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Prevalence of type-1 interferon autoantibodies in adults with non-COVID-19 acute respiratory failure

Abstract

Auto-antibodies (Abs) to type I interferons (IFNs) are found in up to 25% of patients with severe COVID-19, and are implicated in disease pathogenesis. It has remained unknown, however, whether type I IFN auto-Abs are unique to COVID-19, or are also found in other types of severe respiratory illnesses. To address this, we studied a prospective cohort of 284 adults with acute respiratory failure due to causes other than COVID-19. We measured type I IFN auto-Abs by radio ligand binding assay and screened for respiratory viruses using clinical PCR and metagenomic sequencing. Three patients (1.1%) tested positive for type I IFN auto-Abs, and each had a different underlying clinical presentation. Of the 35 patients found to have viral infections, only one patient tested positive for type I IFN auto-Abs. Together, our data suggest that type I IFN auto-Abs are uncommon in critically ill patients with acute respiratory failure due to causes other than COVID-19.

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Type I interferon (IFN) signaling is an essential component of antiviral innate immunity, and may be impaired in patients with severe COVID-19 [1,2,3,4]. Auto-antibodies (Abs) to type I interferons (IFNs) are found in up to 25% of patients with severe COVID-19, but rarely in mild COVID-19 or in healthy controls [1,2,3,4], suggesting a decided role in disease pathogenesis. This is further supported by studies demonstrating that patients with autoimmune polyendocrine syndrome type I (APS-1), which leads to type I IFN auto-Ab production in childhood, are predisposed to severe COVID-19 [5].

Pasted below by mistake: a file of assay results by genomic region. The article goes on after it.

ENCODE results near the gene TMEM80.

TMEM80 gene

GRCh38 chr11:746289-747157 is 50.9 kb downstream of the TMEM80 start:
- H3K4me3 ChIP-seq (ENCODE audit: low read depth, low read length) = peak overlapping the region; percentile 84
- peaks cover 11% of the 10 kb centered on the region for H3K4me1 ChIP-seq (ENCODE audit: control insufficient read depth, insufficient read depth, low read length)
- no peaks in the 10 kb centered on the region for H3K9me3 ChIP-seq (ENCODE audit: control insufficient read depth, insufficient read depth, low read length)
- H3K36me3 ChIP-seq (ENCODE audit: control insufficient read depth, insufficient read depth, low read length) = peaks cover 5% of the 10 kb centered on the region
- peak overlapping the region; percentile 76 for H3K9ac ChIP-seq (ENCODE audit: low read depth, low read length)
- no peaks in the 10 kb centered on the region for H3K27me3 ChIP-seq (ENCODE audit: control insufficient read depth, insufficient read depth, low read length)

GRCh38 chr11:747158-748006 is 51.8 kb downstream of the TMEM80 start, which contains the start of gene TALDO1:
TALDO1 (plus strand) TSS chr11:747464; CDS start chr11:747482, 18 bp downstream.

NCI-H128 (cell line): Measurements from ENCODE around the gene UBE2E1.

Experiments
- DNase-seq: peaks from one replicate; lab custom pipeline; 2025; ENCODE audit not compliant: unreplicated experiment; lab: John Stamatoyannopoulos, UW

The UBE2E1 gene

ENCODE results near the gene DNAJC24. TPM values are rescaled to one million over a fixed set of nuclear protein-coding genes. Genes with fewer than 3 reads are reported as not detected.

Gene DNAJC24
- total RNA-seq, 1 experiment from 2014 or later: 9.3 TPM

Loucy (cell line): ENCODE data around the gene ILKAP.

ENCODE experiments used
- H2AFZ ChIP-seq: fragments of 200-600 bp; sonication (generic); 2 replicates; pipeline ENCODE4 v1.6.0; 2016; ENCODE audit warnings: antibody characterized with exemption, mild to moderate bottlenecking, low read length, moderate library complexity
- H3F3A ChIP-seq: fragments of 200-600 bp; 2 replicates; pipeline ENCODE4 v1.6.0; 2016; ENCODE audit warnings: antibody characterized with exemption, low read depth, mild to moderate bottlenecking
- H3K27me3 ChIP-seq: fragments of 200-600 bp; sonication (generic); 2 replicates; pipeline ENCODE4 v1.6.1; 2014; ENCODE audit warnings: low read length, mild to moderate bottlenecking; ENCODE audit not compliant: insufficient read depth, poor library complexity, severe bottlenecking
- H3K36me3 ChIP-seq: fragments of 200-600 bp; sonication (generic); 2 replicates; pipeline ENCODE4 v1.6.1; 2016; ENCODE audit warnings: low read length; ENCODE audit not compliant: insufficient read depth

While several compelling studies have now established a link between type I IFN auto-Abs and COVID-19 severity, it has remained unknown whether their association with severe disease is unique to COVID-19 or common to other forms of severe respiratory illness. To address this question, we studied a prospective cohort of adults without COVID-19 admitted to the intensive care unit (ICU) for acute respiratory failure requiring mechanical ventilation, and measured type I IFN auto-Abs. Clinical and demographic features of the cohort are described in (Table 1). Causes of acute respiratory failure included viral or bacterial pneumonia, non-pulmonary sepsis, stroke or other acute neurologic process, cardiogenic edema, surgical complication, cardiac arrest, and others (Additional file 1: Table S1). Subjects were enrolled between 7/2013 and 3/2020 under University of California San Francisco (UCSF) Institutional Review Board protocol #17-24056.